A photo-transistors is a bipolar semiconductor device that converts light energy into electric current.

Photo-transistors can be used in any electronic device that senses light. For example, photo-transistors are often used in smoke detectors, infrared receivers, and DVD players. Photo-transistors can be sensible for infrared (IR), visible, or ultraviolet (UV) light although many applications use IR light.

Because photo-transistors, like any transistor, amplify the signal, they produce a higher current than photo-diodes. Photo-transistors are quite fast and their output is practically instantaneous. They are relatively inexpensive, simple, and so small that several of them can fit onto a single integrated computer chip.

Packages that incorporate an IR LED and an IR photo-transistor are also available. They can be used as proximity sensor.

Be aware: most photo transistors have two terminals only, not three as you might expect for a transistor. Do not confuse them with photo diodes.

How a Photo-transistor Works

A photo-transistor is a bipolar device that is completely made of silicon or another semi-conductive material and is dependent on light energy. Photo-transistors are generally packaged in an opaque or clear container that helps focus light as it travels through it and allow the light to reach the photo-transistor’s sensitive parts. A photo-transistor generally has an exposed base that amplifies the light that it comes in contact with. This causes a relatively high collector current to pass through the photo-transistor, which can be converted in a voltage difference with the help of a suitable resistor.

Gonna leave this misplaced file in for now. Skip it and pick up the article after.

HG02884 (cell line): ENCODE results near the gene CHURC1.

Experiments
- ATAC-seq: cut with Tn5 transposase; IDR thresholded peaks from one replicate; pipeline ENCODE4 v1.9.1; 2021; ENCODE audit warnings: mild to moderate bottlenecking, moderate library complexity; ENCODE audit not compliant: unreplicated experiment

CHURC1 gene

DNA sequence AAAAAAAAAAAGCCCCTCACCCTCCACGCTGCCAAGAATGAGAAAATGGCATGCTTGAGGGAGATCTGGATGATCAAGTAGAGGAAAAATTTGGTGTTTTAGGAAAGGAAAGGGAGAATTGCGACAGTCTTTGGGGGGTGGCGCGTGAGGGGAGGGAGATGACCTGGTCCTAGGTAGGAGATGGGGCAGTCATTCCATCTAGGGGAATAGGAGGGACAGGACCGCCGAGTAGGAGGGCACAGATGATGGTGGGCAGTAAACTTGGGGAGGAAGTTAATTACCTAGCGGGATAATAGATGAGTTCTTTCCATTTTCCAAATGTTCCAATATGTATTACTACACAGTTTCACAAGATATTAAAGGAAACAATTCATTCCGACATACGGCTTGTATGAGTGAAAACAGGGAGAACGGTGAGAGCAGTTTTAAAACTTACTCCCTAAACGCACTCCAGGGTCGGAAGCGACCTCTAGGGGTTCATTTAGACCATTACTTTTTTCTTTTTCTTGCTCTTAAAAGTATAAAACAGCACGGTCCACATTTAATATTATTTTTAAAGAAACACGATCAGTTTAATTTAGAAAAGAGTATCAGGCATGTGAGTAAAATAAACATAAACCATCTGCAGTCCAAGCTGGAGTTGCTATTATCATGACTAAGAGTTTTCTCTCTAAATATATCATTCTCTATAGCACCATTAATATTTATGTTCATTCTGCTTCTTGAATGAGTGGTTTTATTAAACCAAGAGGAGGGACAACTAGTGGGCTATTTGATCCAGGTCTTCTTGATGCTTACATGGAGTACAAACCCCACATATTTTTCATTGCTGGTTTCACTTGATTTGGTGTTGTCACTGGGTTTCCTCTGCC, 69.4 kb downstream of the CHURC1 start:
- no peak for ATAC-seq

Most important specifications

Maximum ratings.

  • Vce,max: the maximum collector-emitter voltage (V).
  • Ic,max: the maximum collector current (mA).


  • Ic,0: Collector dark current (mA).
  • Ic,L: The collector light current (mA), usually specified for a given light intensity.
  • Vce(sat): collector-emitter saturation Voltage (V). Only relevant when you use the transistor as a switch. So only on/off states.
  • Spectral response: the output of a photo-transistor as function of the wavelength of incident light, usually a range and a peak response (nm).
  • IR light ranges from 700 nm to 1000 nm. If you combine an IR LED with a IR Photo-transistor, be sure they match.
  • Sensitivity: the output of a photo-transistor as function of light intensity.
  • In the schematic diagram above, a higher value for R2 will result in a higher output voltage. But also in lower response rates. Typical student projects work well with values in the range of 1k till 100k.